• The vast majority of listings are shared only occasionally. The median number of nights booked per listing in the past year is 42, with 84% of listings shared less than 120 days per year and 78% of listings shared for less than 90 days per year.

We hope this data will provide additional facts and insight to everyone who is interested in responsible home sharing in New York City. We remain committed to working with policymakers and elected officials on clear, fair rules for home sharing. Additionally, we strongly oppose large-scale speculators who turn dozens of apartments into illegal hotel rooms. Illegal hotels  are not in the interests of our guests, our hosts, our company, or the cities where Airbnb hosts share their space.

Middle class families in all five boroughs depend on Airbnb to pay the bills and stay in their homes. We look forward to working with everyone to protect the middle class.

Data Overview

The data made available is current as of November 17, 2015 and covers every active Airbnb listing in New York City, as well as any listings that have had a booking in the past twelve months (November 1, 2014 – November 1, 2015; regardless of whether they are currently active or inactive). The data includes:

  • Type of listing: entire home or shared space.
  • Information regarding the number of nights the listing was shared.
  • Information regarding host earnings per listing.
  • Information on the number of listings in each zip code in New York City.
  • Information on the median number of nights that listings in each zip code in New York city were shared.1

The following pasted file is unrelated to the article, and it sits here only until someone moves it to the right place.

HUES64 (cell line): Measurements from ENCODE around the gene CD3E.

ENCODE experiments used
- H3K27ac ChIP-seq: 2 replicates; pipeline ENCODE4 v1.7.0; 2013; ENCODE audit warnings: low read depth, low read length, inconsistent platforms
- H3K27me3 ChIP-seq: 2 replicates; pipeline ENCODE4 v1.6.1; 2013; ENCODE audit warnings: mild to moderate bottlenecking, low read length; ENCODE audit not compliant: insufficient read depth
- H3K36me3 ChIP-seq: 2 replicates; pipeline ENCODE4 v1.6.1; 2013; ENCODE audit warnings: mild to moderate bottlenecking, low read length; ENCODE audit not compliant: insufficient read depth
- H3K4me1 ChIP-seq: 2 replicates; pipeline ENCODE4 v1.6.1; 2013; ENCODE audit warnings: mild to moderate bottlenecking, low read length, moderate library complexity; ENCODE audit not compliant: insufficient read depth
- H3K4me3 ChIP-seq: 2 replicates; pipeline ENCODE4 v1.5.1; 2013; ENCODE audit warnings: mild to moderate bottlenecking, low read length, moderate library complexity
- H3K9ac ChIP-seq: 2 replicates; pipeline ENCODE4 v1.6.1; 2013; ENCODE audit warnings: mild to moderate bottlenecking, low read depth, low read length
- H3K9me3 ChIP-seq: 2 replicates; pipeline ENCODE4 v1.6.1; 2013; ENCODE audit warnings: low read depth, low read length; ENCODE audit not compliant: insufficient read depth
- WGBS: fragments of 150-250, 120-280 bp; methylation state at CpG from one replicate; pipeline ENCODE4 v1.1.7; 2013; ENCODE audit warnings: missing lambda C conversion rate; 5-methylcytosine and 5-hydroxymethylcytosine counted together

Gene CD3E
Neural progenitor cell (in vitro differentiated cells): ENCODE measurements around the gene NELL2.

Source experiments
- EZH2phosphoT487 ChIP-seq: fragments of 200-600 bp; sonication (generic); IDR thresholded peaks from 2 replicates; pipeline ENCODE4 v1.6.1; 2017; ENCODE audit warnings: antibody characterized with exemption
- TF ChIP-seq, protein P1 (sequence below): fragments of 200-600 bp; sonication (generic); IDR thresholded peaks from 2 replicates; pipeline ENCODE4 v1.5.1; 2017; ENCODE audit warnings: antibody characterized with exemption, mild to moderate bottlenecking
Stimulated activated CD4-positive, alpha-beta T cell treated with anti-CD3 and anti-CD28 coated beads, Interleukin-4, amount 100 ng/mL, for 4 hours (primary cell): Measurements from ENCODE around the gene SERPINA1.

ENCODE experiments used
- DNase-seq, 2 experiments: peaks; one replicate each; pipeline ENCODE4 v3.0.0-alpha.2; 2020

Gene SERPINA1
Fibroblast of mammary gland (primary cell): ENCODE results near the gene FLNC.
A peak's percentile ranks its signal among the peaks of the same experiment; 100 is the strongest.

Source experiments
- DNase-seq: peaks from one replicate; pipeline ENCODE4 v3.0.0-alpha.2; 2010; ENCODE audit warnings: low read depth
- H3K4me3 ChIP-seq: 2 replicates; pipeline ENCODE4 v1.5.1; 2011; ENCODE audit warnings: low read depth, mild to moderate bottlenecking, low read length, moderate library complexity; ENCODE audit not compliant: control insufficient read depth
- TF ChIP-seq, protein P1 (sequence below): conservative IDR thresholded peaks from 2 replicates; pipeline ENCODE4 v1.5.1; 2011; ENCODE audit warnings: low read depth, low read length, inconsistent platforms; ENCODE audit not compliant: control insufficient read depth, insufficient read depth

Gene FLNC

• Information on the typical amount of money listings in each zip code in New York City earn.2

The data is anonymized to protect our community’s privacy and is available for review by elected officials, members of the media and the public. Consumers expect and deserve that online platforms will protect their privacy. Some have demanded detailed personal information about Airbnb users, including individual IP addresses and the home address of middle class New Yorkers who share their space. Providing this data to the public would violate privacy rights, potentially expose hard working families to the risk of identity theft and would not assist New York leaders as they seek to craft sound policies.

Listings by Borough

As of November 17, 2015 there were 35,966 active Airbnb listings in New York. Listings are spread across all five boroughs:

Active Listings

Borough Entire Home Private Room or Shared Space
Brooklyn 6,619 7,203
Staten Island 75 129
Central Manhattan 3,325 1,994
Outer Manhattan 8,641 4,796
Queens 965 1,565
Bronx 117 314
Total 19,742 16,001

Most Hosts Share Only One Entire Home Listing

The overwhelming majority of our hosts who share their entire home or apartment share only one listing. The chart below shows the number of hosts who share one active entire home listing compared to the number of hosts who share more than one active entire home listing:

Number of Hosts Who Share More Than One Active Entire Home Listing

Number of Active Listings Per Host Brooklyn Staten Island Central Manhattan Outer Manhattan Queens Bronx
1 5,814 56 2,874 7,325 872 95
2 250 8 96 250 30 8
3 50 1 24 57 2 2
4 8 8 23 4
5 2 6 10 1
6 or more 5 1 11 28 2 1
Total Number of Hosts 6,129 66 3,019 7,693 911 106